Pallonji Mistry, the elusive but powerful phantom of Bombay House
- Pallonji was once believed to be India’s richest Parsi and probably one of the richest Irishmen too.
- He was nicknamed The Phantom of
Bombay Houseas he wielded a lot of power at the Tata Group’s headquarters at one point in time.
- When Pallonji’s father Shapoorji was bankrolling Mughal-E-Azam, the younger Mistry was nervous about the ballooning budget, and advised his father against it.
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Abroad, the company built the places of Oman’s king and the President of Ghana. In fact, their ability to build seems to be how they ended up as one of the biggest shareholders of the Tata Group. They had started accumulating shares during Pallonji Mistry’s father’s time when Shapoorji Pallonjigroup was building factories for Tata Steel and Tata Motors – and were paid for, in shares.
These shares in the rapidly expanding group are what made Pallonji a billionaire who is now worth around $28.9 billion according to the Bloomberg Billionaires index, which makes him the 41st richest Indian. Most of his wealth comes from their 18.4% stake in Tata Sons – which they have decided to offload following a feud.
While his own construction company has interests in India and the Middle East, he also owns the consumer goods company, Eureka Forbes — a name that most of India’s households heard when water purifiers became a thing.
At one point in time, however, Pallonji was believed to be India’s richest Parsi and also counted among the richest Irishmen too. Pallonji had given up his Indian citizenship in 2003 as he was married to an Irish woman, Patsy Perin Dubash. He however continued to reside at his sea-facing bungalow in the uptown Walkeshwar area of Mumbai.
The Phantom of Bombay House
The reticent billionaire was also nicknamed The Phantom of Bombay House due to the power he had wielded over the Tata Group’s headquarters at one point in time – though he was not ever present.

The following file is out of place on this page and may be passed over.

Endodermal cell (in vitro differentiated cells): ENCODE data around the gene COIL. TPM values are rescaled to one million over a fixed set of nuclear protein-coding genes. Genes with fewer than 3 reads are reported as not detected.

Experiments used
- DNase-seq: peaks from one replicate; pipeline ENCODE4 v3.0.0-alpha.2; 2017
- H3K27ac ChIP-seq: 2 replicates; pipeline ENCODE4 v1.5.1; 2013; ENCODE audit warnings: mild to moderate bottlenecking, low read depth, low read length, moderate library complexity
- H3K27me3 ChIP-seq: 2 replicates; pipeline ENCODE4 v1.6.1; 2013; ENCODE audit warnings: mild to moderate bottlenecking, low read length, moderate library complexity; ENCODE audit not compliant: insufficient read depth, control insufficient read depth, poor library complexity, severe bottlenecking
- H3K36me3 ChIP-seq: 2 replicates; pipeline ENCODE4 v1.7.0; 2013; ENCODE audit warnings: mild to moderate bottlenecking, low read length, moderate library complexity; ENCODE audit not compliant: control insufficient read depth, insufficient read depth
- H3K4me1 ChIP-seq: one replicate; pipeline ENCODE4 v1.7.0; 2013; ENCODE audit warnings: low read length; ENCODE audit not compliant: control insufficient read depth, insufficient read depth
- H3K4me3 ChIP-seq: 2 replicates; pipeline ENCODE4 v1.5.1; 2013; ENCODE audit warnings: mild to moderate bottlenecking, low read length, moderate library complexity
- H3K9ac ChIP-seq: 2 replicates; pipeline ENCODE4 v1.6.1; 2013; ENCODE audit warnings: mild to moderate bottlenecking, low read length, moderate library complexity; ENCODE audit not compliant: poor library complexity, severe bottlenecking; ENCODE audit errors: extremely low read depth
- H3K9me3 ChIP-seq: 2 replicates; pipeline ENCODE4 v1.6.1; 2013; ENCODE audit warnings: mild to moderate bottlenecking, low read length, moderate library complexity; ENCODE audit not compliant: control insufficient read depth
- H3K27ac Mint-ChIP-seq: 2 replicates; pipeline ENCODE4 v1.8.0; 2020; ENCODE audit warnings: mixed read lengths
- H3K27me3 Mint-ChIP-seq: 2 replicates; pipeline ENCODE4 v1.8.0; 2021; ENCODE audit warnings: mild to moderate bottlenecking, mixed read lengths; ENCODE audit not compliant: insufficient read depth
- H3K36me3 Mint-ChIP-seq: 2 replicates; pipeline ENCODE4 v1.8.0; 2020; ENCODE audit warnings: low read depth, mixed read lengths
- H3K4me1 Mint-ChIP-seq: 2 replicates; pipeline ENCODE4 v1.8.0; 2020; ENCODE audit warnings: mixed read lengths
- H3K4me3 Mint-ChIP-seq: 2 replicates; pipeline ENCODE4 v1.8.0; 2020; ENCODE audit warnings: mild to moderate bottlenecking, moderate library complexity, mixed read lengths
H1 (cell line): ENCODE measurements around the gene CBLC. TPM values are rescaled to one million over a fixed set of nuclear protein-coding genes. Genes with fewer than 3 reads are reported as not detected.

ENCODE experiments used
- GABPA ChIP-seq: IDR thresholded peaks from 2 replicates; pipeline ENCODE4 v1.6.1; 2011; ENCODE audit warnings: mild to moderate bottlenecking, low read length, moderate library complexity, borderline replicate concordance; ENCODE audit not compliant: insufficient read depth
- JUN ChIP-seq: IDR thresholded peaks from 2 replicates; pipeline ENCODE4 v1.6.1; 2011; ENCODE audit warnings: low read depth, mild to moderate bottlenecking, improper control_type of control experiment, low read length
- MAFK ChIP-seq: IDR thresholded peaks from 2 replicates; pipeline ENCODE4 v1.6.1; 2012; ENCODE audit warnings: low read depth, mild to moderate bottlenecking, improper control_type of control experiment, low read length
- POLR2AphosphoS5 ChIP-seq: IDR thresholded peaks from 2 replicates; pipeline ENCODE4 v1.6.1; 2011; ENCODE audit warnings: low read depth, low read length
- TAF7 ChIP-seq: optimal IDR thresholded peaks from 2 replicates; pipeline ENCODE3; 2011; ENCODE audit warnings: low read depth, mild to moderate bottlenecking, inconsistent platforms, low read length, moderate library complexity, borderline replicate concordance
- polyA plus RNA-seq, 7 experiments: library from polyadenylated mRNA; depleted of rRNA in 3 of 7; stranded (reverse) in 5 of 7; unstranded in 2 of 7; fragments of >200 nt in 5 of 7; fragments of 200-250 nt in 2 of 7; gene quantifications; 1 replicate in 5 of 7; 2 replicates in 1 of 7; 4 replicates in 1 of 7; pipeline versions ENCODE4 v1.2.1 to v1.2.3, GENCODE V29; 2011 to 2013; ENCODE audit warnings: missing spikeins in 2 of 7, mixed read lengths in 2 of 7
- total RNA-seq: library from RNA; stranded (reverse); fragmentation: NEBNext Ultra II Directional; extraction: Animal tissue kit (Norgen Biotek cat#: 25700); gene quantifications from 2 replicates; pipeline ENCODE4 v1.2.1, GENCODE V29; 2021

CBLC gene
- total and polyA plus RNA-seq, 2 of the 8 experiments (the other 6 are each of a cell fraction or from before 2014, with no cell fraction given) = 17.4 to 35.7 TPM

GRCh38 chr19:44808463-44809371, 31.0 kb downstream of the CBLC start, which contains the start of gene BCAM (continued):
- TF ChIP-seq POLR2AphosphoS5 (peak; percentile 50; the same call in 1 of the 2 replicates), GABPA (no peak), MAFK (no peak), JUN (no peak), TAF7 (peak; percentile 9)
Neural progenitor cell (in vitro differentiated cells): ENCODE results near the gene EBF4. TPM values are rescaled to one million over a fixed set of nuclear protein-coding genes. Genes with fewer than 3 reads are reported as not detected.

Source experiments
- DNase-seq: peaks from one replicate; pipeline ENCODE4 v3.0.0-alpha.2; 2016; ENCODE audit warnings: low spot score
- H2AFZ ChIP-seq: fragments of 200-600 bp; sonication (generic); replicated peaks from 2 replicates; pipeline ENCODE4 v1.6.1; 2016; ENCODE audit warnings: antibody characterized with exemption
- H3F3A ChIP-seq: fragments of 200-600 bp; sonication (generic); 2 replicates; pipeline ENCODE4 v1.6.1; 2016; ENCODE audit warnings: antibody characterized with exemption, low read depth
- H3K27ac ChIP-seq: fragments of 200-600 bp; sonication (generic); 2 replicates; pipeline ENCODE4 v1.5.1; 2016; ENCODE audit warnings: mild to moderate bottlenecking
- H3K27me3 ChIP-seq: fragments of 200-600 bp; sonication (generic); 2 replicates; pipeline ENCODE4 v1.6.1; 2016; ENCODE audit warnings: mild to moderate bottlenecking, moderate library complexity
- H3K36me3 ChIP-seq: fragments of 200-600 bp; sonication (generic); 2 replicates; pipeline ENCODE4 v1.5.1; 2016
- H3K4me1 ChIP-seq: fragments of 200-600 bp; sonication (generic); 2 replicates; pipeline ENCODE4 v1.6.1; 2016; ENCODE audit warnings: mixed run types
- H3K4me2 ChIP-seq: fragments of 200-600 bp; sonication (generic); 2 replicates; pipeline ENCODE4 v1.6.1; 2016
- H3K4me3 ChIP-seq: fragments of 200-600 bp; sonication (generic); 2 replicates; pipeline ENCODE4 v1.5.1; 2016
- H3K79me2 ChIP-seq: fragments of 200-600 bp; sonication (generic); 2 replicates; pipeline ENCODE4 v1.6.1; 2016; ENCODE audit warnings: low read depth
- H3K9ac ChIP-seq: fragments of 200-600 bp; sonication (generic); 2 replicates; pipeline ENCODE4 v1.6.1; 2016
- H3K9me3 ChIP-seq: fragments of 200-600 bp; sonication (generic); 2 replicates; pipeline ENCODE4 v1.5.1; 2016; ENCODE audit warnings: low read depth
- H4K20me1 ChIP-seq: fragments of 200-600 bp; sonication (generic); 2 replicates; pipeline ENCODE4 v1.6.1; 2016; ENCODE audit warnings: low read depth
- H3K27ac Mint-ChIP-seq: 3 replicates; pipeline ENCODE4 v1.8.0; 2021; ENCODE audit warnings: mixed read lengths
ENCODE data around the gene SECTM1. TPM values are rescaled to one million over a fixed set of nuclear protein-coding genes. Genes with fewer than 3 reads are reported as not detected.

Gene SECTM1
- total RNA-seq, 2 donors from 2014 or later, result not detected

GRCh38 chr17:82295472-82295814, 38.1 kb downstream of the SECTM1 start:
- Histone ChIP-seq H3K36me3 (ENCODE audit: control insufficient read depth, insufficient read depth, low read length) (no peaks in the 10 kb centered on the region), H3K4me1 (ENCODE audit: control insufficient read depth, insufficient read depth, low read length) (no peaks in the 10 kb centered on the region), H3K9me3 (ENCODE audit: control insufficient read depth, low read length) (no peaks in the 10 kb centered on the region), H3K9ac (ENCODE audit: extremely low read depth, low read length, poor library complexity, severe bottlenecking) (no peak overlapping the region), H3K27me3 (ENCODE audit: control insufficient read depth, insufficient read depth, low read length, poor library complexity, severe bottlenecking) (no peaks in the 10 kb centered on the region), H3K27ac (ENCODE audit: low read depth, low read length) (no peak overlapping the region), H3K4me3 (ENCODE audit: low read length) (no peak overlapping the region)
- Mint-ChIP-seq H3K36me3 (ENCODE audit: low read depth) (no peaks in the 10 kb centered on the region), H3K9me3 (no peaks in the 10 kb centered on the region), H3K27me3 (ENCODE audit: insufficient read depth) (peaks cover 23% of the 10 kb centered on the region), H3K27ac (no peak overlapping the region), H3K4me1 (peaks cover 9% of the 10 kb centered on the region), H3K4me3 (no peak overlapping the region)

However, all his friends – be it Adi Godrej, the chairman of the Godrej Group, Deepak Parekh, the chairman of HDFC and others know him as a warm and caring person and a good host. But only a select few people have the privilege of knowing him.
Coomi Kapoor’s book ‘The Tatas, Freddie Mercury & Other Bawas' however has an interesting tidbit about him. When Pallonji’s father Shapoorji was bankrolling India’s biggest movie production, Mughal-E-Azam, the younger Mistry was nervous about the ballooning budget of the movie and the fact that it was being reshot. He tried to talk his father out of the ‘dead investments’, but the senior did not listen. However, the movie crashed all box office records of time – paying off his father’s penchant for perfection.
Pallonji’s son Cyrus Mistry seems to have taken a leaf from it. After he became the chairman of the Tata Group – a similar discord over funding expensive businesses is what led to the famous Cyrus Mistry-Ratan Tata feud – which became one of India’s long-drawn corporate battles — leading to their decision to sell off their interest in Tata Sons, that’s been held for decades.
With Pallonji’s death, the phantom of Bombay House has now literally exited the building and the business.
Cyrus Mistry's father, Pallonji Mistry passes away at 93
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